Tuesday, September 11, 2012
My coworker, Phia, is a man of few words. Few, rushed, and often excited words. One day, very much out of the blue (as he's wont to do), he approached me after our morning meeting.
"Gotta new pho place! Asian markets! Tasty!"
Phia had me at pho.
If you've been a constant reader (and if you have, I apologize, and owe you a debt of gratitude for sticking with us for these three-odd years), you'll know our romance with pho hasn't been an incredibly long one, but riddled with bouts of fiery passion that truly magnificent love affairs often are.
We've tried good. We've tried meh. We've even been to Hue... the restaurant, not the city, and we liked it... a lot. But really hardcore-authentic pho has been a bit of Beowulfian legend -- traded back and forth in hushed tones in back-alleys and drawn as daydreams in foodie's multi-subject Mead notebooks like so much study hall fodder. Well, Milwaukee, we've found the pho of your dreams. And a lot of other really, really cool food, too. You might even want to try the tripe.
First, a bit of background: Milwaukee's Asian Markets Phongsavan (which is the business' full title) is, as its name might imply, a market. Like, plywood stalls, chicken wire, everything-under-the-sun market, with hawkers and alien produce and all the smells and sights and lack of climate control you can imagine in an actual Asian Market. Many of the market's customers are Hmong, although you'll find Vietnamese, Chinese, and Thai goods and folks there, among many others.
The building was previously a transmission workshop, and the owners plan on remodeling the current space, as well as adding a massive building next-door, in the coming years. Right now, the building is a little homely, and it's easy to mistake it for a warehouse or factory. But step inside, my friends, and you are suddenly half a world away...
There's a large grocery section in the market, well stocked and with what seems to be very good turn-over, meaning what's on the shelf seems to move fairly quickly. I was particularly excited to find Red Boat brand fish sauce -- something I had heard about but only now get to experience.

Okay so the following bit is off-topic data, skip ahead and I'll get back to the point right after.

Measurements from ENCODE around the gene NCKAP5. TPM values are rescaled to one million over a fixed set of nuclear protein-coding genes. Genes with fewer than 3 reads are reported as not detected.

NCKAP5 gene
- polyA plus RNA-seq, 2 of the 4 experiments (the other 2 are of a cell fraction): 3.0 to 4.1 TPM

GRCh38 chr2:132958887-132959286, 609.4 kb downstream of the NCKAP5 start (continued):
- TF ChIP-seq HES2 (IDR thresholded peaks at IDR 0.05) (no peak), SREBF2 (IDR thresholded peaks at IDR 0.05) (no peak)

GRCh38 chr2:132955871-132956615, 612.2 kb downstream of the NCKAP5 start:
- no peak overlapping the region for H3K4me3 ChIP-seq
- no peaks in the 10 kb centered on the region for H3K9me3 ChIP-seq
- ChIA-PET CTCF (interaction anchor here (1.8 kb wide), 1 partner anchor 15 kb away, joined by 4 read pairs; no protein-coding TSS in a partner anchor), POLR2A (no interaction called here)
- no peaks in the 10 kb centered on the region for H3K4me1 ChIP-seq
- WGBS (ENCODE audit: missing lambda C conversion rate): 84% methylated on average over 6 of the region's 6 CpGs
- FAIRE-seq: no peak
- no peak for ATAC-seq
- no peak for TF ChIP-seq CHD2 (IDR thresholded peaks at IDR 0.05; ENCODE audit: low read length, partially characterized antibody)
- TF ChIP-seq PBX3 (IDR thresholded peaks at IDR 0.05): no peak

Stalls of domestic products line the aisles, ranging from innocuous aspirin to slightly intimidating herbs and barks.
Beautiful fabrics and traditional garments hang willy-nilly, helping complete the journey from North-side Milwaukee to South-Pacific
People here are happy, social, and warm: you may not share a language, but you can share the experience, and everyone we've ever encountered is happy to be a part of it.
In the back of the market is the produce and food stall area (which is where all the action is, of course!), and if a foodie heart beats in your chest, it will arise and thunder at the sight of so many exotics:
Here, our own Adam concentrates curiously at copious containers of chilis,
only to make dear and life-long friends with a squash(?) a few moments later. Yes, that is the grin of satisfaction on his face.(?)
I thought maybe Adam had found Waldo when he shouted across the room, "OH! LOOK!" which was, to my dismay, followed with, "I actually know what this is! That's some big ginger!"
Big ginger, indeed, Adam, but we weren't here to ogle the produce... we were here for some pho. Some really serious pho. And I was going to get some, big ginger or not.
BIG IMPORTANT NOTE ABOUT THE FOOD STALLS NUMBER ONE: